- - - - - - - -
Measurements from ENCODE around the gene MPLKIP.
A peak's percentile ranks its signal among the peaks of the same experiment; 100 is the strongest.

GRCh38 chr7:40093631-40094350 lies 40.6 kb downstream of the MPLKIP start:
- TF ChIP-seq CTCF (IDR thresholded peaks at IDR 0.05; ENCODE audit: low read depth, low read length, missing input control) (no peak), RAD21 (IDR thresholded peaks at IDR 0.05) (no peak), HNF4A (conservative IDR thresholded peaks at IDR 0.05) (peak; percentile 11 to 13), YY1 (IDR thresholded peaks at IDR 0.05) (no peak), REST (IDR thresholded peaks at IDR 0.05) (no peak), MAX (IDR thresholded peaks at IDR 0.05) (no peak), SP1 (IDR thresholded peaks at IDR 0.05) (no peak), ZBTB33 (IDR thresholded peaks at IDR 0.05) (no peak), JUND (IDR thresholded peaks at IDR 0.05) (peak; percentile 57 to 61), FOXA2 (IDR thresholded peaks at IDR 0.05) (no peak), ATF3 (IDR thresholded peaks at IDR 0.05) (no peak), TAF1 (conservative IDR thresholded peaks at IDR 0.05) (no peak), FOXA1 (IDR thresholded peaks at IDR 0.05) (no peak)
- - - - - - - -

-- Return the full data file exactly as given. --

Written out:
Measurements from ENCODE around the gene MPLKIP.
A peak's percentile ranks its signal among the peaks of the same experiment; 100 is the strongest.

GRCh38 chr7:40093631-40094350 lies 40.6 kb downstream of the MPLKIP start:
- TF ChIP-seq CTCF (IDR thresholded peaks at IDR 0.05; ENCODE audit: low read depth, low read length, missing input control) (no peak), RAD21 (IDR thresholded peaks at IDR 0.05) (no peak), HNF4A (conservative IDR thresholded peaks at IDR 0.05) (peak; percentile 11 to 13), YY1 (IDR thresholded peaks at IDR 0.05) (no peak), REST (IDR thresholded peaks at IDR 0.05) (no peak), MAX (IDR thresholded peaks at IDR 0.05) (no peak), SP1 (IDR thresholded peaks at IDR 0.05) (no peak), ZBTB33 (IDR thresholded peaks at IDR 0.05) (no peak), JUND (IDR thresholded peaks at IDR 0.05) (peak; percentile 57 to 61), FOXA2 (IDR thresholded peaks at IDR 0.05) (no peak), ATF3 (IDR thresholded peaks at IDR 0.05) (no peak), TAF1 (conservative IDR thresholded peaks at IDR 0.05) (no peak), FOXA1 (IDR thresholded peaks at IDR 0.05) (no peak)